Mentally Engage, Don’t Mentally Eject
I have tried to push aside this element’s impact on public speaking and preaching, but am repeatedly drawn back to the conclusion — No, It really does matter! It plays a part in communication.
Culture and Christian Culture Is Wrong On This!
Our culture and society have changed so much, that it is almost not “PC” (maybe we can say it is not “RC” — Religiously Correct) to argue this issue. To argue this issue is to be considered “legalistic,” or “old-fashioned.” Readers and listeners will just shut down and reject out of hand this issue and discussion. Nevertheless, I am convinced that “we” have it wrong on this principle of communication!
√ “Communication Theory” has always argued the issue of “ethos” — The credibility of the speaker.
√ “Communication Theory” has always maintained that we communicate both verbally — by the words we use — “word matter” — AND non-verbally — by such elements as . . . .
Now you might well detect where I am going and that I am right about readers and listeners tuning, out of hand, this non-verbal area of communication. In fact, you may have even jumped ahead to see if what you are thinking is indeed where I am going because you are of the tribe of those who discount and dismiss this position.
Nevertheless, “Communication Theory” has always taken the position that appearance matters, even if “appearance” has a cultural and/or societal relativity or subjectivity.
Speakers and preachers can hold on to the position that appearance and dress do not play a meaningful part in the communication process, but not without a collision with classical, or even contemporary rhetorical theory.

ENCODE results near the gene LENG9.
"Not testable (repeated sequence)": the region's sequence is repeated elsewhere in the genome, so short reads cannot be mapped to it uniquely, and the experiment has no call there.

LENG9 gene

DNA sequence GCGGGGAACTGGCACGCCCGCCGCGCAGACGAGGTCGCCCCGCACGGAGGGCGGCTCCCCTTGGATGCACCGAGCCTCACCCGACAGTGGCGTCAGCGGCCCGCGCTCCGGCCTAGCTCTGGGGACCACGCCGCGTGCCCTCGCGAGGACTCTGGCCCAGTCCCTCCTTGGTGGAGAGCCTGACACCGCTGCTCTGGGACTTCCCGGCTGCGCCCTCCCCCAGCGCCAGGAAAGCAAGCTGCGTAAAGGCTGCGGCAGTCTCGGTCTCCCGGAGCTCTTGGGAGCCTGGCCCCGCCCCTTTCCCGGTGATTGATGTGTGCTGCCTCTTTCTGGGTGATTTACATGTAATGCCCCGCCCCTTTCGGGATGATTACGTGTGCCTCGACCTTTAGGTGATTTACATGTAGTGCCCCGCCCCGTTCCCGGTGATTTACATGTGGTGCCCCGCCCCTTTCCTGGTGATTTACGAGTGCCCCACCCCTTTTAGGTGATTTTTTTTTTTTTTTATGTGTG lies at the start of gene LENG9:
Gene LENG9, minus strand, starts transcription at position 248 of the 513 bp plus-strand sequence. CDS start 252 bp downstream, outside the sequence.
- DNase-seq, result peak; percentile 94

I have been teaching one-month Public Address modules at Keiser University over the past three years. One of the requirements of the students is appearance and dress. Keiser University is not a “Christian University,” nevertheless, it understands the role that appearance and dress play in culture.
At Keiser, men must wear a shirt and tie to class, and women must appear professional (I know some may be saying — “Whatever that means!”) However, even though there may be some differences in what that does mean, that does not mean that Keiser will not address what it does not mean.
I have often said that while we might disagree where the ocean begins, and the shore ends, as the waves move in and out on the sands of the shore, we know what it means to be clearly on the beach and what it means to be out at sea.
Let me lay out ten reasons that I believe we have it wrong when it comes to appearance and dress as it relates to a speaking and/or preaching context . . . .
#1) The Visual Matters To God: There is a reason that the design of the Temple is visually impressive. There is a reason that our Creator designed and form a world which is marked by beauty (and thereby enjoyed by those He created in His image).